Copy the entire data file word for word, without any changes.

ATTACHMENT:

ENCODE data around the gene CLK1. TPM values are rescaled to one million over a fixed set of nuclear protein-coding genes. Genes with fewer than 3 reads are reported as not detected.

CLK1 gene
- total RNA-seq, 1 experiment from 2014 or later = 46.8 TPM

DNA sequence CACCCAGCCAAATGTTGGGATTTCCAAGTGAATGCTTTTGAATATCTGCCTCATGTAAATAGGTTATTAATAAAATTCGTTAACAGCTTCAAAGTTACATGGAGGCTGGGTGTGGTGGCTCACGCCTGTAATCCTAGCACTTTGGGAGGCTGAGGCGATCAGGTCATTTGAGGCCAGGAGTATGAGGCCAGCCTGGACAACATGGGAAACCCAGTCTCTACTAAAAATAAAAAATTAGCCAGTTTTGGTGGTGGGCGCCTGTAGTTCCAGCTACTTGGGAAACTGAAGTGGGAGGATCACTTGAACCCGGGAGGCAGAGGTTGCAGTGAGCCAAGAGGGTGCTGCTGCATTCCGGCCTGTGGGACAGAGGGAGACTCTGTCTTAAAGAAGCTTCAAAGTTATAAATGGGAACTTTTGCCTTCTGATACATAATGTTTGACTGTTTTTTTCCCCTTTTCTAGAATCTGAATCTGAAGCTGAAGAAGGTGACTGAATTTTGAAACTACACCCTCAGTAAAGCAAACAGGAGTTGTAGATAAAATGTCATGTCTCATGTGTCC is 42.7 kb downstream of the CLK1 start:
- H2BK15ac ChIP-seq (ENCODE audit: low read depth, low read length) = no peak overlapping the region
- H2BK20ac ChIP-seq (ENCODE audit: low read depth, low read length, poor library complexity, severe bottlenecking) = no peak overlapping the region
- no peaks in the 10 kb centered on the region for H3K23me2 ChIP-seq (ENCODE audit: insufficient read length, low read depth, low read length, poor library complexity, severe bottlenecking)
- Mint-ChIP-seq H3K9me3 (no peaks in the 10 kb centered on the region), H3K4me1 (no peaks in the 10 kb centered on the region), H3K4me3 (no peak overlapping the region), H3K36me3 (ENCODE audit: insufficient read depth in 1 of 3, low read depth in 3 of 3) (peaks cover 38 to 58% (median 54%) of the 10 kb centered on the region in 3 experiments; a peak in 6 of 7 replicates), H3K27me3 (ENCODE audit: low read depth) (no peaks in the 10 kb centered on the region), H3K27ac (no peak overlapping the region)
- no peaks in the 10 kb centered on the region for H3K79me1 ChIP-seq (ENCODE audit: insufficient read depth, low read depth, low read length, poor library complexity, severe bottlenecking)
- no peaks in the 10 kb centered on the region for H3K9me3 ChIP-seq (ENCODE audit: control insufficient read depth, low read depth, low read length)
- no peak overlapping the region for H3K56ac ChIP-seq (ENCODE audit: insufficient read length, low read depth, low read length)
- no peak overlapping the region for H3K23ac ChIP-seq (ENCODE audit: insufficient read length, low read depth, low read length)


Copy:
ENCODE data around the gene CLK1. TPM values are rescaled to one million over a fixed set of nuclear protein-coding genes. Genes with fewer than 3 reads are reported as not detected.

CLK1 gene
- total RNA-seq, 1 experiment from 2014 or later = 46.8 TPM

DNA sequence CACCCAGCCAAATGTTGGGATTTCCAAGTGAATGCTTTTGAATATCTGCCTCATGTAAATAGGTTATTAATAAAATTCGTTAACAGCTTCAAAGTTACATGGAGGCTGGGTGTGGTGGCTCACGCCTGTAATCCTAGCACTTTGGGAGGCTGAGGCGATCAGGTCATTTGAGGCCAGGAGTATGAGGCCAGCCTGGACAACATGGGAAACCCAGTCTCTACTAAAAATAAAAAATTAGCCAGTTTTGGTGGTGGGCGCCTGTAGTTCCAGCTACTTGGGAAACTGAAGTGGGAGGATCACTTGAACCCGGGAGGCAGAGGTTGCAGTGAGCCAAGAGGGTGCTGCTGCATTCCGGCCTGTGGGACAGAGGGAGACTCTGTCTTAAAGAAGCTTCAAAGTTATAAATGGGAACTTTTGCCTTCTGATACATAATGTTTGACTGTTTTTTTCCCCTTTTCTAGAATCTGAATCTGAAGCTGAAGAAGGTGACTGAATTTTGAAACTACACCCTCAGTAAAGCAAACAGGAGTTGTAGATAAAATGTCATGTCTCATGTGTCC is 42.7 kb downstream of the CLK1 start:
- H2BK15ac ChIP-seq (ENCODE audit: low read depth, low read length) = no peak overlapping the region
- H2BK20ac ChIP-seq (ENCODE audit: low read depth, low read length, poor library complexity, severe bottlenecking) = no peak overlapping the region
- no peaks in the 10 kb centered on the region for H3K23me2 ChIP-seq (ENCODE audit: insufficient read length, low read depth, low read length, poor library complexity, severe bottlenecking)
- Mint-ChIP-seq H3K9me3 (no peaks in the 10 kb centered on the region), H3K4me1 (no peaks in the 10 kb centered on the region), H3K4me3 (no peak overlapping the region), H3K36me3 (ENCODE audit: insufficient read depth in 1 of 3, low read depth in 3 of 3) (peaks cover 38 to 58% (median 54%) of the 10 kb centered on the region in 3 experiments; a peak in 6 of 7 replicates), H3K27me3 (ENCODE audit: low read depth) (no peaks in the 10 kb centered on the region), H3K27ac (no peak overlapping the region)
- no peaks in the 10 kb centered on the region for H3K79me1 ChIP-seq (ENCODE audit: insufficient read depth, low read depth, low read length, poor library complexity, severe bottlenecking)
- no peaks in the 10 kb centered on the region for H3K9me3 ChIP-seq (ENCODE audit: control insufficient read depth, low read depth, low read length)
- no peak overlapping the region for H3K56ac ChIP-seq (ENCODE audit: insufficient read length, low read depth, low read length)
- no peak overlapping the region for H3K23ac ChIP-seq (ENCODE audit: insufficient read length, low read depth, low read length)